More attention to character development and less focus on zombie carnage (don’t worry there is some good, gross stuff) makes “Live Bait” one of the strongest episode by far. The Governor’s arc is setting this Season up as something that creator Frank Darabont would appreciate.
- “The Walking Dead” Episode 6 Analysis (frankallenbarber.wordpress.com)
- All Hail the Governor: Recapping The Walking Dead, “Live Bait” (Season 4, Episode 6) (complex.com)
- The Walking Dead To Film Live Episode In Maine (moviewriternyu.wordpress.com)
- The Walking Dead “Live Bait” (comicvine.com)
- He Just Lost It: ‘The Walking Dead’ Reboots With The Governor 2.0 (forbes.com)
I always have a lot to say about entertainment. I created this blog as an avenue to post reviews and few other fun tidbits. But I have some essays in mind that don’t really fit the blog. I have set up a Blirt page for these essays (including my defense of Sons of Anarchy post). I’m not sure how I like Blirt but I am going to try it out. You never know, they may just end up living on this blog. So here’s my latest essay to ease you in. Now got to my Blirt page! LoL
Is The Walking Dead ready for its own spin off?
The Walking Dead is highly popular, besting ratings for a basic cable drama. TWD spans the age and gender gap brining in 12.4 million viewers for its Season 3 finale. The source material comes from a long running comic series by Robert Kirkman. Keeping some creative control, Kirkman has helped the show thrive. Now AMC wants to capture that same spirit again and create a spin off about a separate group of survivors with no link to the comic books.
As a fan of both the show and the comic, I think this is premature. Season 1 was a perfect example of using dramatic story telling themes and dressing them up with horror elements. While people complained Season 2 was slow, it stuck with the character developments and the theme that people are the most dangerous aspect of the apocalypse (a big theme from the comics). But Season 3 veers from this quite a bit. Adding more zombies and blood shed may have added more ratings, but it made the characters and story take the back burner thus decreasing the quality of the show. The other major issue with Season 3? The stories of the different groups became more and more segregated separating the prison from Woodbury and breaking up the character development flow and ease of storytelling.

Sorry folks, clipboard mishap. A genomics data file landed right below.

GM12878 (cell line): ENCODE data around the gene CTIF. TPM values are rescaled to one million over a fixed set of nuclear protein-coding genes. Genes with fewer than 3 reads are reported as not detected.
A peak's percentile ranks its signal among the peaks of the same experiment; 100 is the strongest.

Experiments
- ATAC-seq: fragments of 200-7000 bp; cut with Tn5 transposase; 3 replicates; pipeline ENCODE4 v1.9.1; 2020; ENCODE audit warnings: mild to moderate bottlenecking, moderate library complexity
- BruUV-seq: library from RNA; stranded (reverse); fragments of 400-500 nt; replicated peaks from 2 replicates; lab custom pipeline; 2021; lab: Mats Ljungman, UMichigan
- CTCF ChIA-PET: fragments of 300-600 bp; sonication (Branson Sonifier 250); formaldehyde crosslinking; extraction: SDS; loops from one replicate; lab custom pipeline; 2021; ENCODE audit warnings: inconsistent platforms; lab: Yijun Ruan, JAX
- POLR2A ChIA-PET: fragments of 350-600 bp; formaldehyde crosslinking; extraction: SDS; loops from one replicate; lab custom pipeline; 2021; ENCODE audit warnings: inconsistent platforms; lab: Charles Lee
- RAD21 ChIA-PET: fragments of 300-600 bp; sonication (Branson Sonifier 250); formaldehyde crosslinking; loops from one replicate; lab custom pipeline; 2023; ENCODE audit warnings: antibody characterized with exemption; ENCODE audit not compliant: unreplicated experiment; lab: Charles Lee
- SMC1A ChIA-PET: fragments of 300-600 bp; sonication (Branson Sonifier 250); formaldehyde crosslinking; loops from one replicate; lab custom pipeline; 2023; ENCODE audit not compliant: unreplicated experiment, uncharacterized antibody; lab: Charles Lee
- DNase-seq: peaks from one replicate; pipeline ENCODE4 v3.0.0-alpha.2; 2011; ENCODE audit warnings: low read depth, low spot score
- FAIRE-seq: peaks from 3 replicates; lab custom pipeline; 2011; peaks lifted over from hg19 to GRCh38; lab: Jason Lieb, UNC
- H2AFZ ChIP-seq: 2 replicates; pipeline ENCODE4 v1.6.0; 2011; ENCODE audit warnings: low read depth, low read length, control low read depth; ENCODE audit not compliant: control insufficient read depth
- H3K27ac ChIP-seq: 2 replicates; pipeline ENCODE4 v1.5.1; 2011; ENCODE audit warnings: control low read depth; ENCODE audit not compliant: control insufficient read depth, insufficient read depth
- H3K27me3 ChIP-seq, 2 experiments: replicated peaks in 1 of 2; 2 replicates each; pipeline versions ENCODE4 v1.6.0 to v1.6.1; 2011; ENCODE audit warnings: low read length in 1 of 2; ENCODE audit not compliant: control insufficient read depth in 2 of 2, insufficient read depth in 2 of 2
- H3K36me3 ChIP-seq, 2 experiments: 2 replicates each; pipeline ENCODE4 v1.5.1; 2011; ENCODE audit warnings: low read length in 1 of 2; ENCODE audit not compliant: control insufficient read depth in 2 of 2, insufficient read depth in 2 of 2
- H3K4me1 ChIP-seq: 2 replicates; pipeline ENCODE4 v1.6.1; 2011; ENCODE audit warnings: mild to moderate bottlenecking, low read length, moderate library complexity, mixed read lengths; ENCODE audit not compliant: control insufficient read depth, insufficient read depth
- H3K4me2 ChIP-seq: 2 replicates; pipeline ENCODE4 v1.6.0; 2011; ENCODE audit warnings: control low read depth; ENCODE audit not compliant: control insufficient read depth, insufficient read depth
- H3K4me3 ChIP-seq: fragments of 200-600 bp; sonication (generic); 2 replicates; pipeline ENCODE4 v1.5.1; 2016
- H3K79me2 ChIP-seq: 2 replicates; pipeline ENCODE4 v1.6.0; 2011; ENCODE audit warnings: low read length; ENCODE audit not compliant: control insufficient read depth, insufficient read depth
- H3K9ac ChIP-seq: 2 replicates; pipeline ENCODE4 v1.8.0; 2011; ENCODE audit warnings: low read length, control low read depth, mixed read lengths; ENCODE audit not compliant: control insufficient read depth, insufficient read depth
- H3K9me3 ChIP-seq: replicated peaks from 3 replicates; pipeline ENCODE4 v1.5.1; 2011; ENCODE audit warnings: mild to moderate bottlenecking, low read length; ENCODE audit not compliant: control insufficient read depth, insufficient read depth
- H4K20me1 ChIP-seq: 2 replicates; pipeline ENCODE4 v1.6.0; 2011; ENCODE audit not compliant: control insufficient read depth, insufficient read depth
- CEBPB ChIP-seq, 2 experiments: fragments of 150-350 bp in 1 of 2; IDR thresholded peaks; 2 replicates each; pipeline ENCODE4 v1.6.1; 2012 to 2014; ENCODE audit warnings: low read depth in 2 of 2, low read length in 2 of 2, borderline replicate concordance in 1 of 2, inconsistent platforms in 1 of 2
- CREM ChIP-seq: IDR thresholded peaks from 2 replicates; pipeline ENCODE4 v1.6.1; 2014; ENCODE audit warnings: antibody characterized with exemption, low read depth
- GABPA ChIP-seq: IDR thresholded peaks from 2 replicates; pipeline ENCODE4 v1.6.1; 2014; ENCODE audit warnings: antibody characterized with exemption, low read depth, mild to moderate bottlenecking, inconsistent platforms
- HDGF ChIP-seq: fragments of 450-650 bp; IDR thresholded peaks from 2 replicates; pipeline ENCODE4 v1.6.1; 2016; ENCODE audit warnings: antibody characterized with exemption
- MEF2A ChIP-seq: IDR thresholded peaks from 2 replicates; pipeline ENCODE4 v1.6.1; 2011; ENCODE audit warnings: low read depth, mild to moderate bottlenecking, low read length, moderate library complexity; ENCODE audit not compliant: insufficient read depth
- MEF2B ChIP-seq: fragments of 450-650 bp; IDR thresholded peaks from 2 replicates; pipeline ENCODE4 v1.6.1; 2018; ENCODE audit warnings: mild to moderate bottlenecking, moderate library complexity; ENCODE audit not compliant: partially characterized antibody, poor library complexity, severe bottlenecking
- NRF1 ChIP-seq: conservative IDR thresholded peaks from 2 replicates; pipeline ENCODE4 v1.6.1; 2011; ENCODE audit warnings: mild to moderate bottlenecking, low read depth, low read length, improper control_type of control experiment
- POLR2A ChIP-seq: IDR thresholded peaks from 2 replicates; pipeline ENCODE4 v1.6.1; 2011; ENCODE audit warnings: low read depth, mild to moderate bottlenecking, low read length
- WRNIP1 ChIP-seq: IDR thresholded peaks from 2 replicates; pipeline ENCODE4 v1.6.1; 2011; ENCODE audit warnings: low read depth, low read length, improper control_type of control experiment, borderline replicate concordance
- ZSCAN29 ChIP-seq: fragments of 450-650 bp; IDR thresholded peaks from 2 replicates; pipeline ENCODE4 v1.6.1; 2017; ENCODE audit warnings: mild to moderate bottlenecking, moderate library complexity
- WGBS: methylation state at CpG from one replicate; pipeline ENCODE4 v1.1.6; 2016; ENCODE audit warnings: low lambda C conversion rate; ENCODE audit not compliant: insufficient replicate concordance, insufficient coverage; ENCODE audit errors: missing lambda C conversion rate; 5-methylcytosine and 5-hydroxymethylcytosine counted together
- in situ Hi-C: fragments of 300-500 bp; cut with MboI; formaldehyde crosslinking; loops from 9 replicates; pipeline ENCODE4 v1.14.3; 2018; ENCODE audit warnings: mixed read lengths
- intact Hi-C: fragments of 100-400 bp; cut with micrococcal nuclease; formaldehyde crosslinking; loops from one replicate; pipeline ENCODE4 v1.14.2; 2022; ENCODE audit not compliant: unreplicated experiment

Besides, TWD has been rife with controversy and issues in its three seasons. Season 4 brings yet another shower runner, Scott Gimple whose past credits include being a staff writer. Frank Darabount was fired in the midst of Season 2 and Glenn Mazara took his place for the rest of the season as well as the next. The high rate of show runner turnover is bothersome and indicates that there is incredible tension between AMC and the cast and crew. Season 2 was haunted by rumors that actors wanted out of their contracts because of AMC’s actions. What will happen when current producers Robert Kirkman, Gale Anne Hurd and David Alpert take time to develop this new show? Will the staff be able to maintain a balance that does not injure either show?
Successful spin off have occurred while the current show is still on air. Buffy the Vampire Slayers did not suffer as Joss Wheadon and crew spent time on Angel. Both shows stayed true to the themes and thought provoking look at life Buffy viewers became accustomed to. While Buffy came of age at college, Angel headed down a darker path to redemption. This spin off allowed several of the Buffyverse characters to really expand and become utilized. Wheadon worked with a trusted team and made the spin off a natural story line expansion for the world he set.
One the flip side, spin offs can go array and cause harm to the original show. One of the most current and notorious examples? Criminal Minds. CBS decided it was time to take Criminal Minds in the same direction of CSI and NCIS, creating another show focusing on another crew of profilers. In setting up the new show, the production company began looking at nonresistant issues and cost cutting efforts for the original show. They essentially fired the two female leads, and replaced them with a different, less costly actress. Meanwhile, the amazing Kirsten Vangsness was playing double time, appearing in both shows. The story lines faltered as the writers tried to find reasonable ways to remove the current cast members and add the new girl in. These story lines were not in cannon (Seaver questioned Reid and played videogames with Rossi) and the crew purposely styled the new girl’s hair and clothing like that of one of the fired actresses. Fans revolted sending irate letters and refusing to tune in to the spin off. By Season 6’s end, the new girl was fire and the previously released women were brought back-with better pay. And the spin off died.
While The Walking Dead spin off could go either way, I believe the endeavor will take its toll on the original show. The show already suffers from mismanagement, and separating Kirkman, Hurt and Alpert, even for the short time, will quite possibly kill it. While I can’t even speculate on the quality of the spin off, I know it’s a screwdriver to the eye for TWD.